It was a tragic day through much of the Central Plains.  The current death toll of 15 is likely to rise as the damage is assessed today and people start to examine and clean up.  At least 4 significant tornadoes occurred yesterday, and several were on the ground through the night.  It was another unfortunate and deadly day in a country that is quickly approaching its deadliest year ever with respect to tornadoes.  And it isn’t over yet.  The SPC has issued another high risk outlook for portions of Arkansas, Tennessee, Indiana, Kentucky, Illinois, and Missouri, with a moderate risk encompassing a much greater area:

It’s an extremely unfortunate year for tornadoes, and at this point it’s hard to imagine that they won’t surpass their deadliest year ever for tornadoes this summer.  If there’s any good that might come out of this, it only emphasizes the importance of having a properly funded forecasting service that is working around the clock to ensure that people and property can be protected as much and realistically as possible.  Good thing those budget cuts to the NWS didn’t go through…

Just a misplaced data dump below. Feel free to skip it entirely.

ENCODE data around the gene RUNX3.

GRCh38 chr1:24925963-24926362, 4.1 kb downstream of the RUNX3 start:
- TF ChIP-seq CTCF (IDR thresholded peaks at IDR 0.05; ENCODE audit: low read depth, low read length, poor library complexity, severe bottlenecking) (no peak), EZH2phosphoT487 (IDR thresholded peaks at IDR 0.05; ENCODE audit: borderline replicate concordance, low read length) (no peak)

The last thing I wanted to mention, perhaps my whole reason for writing this, is that I know many people who think that these sorts of things “don’t happen in Canada.”  I’m here to say that they do.  More often than one might think.  Tornado alley, a colloquialism used to refer most frequently to the stretch from Oklahoma to South Dakota, actually extends much further than most people think it does.  While tornadoes may be most frequent in those states, it slowly shifts north as summer goes on.  The Dakotas and Minnesota are hotspots for tornadoes.  By mid-to-late summer, tornado alley extends through Southern Manitoba and arcs westwards across Saskatchewan and into Alberta.  One need not look far to see extremely significant tornadoes in Canada’s history: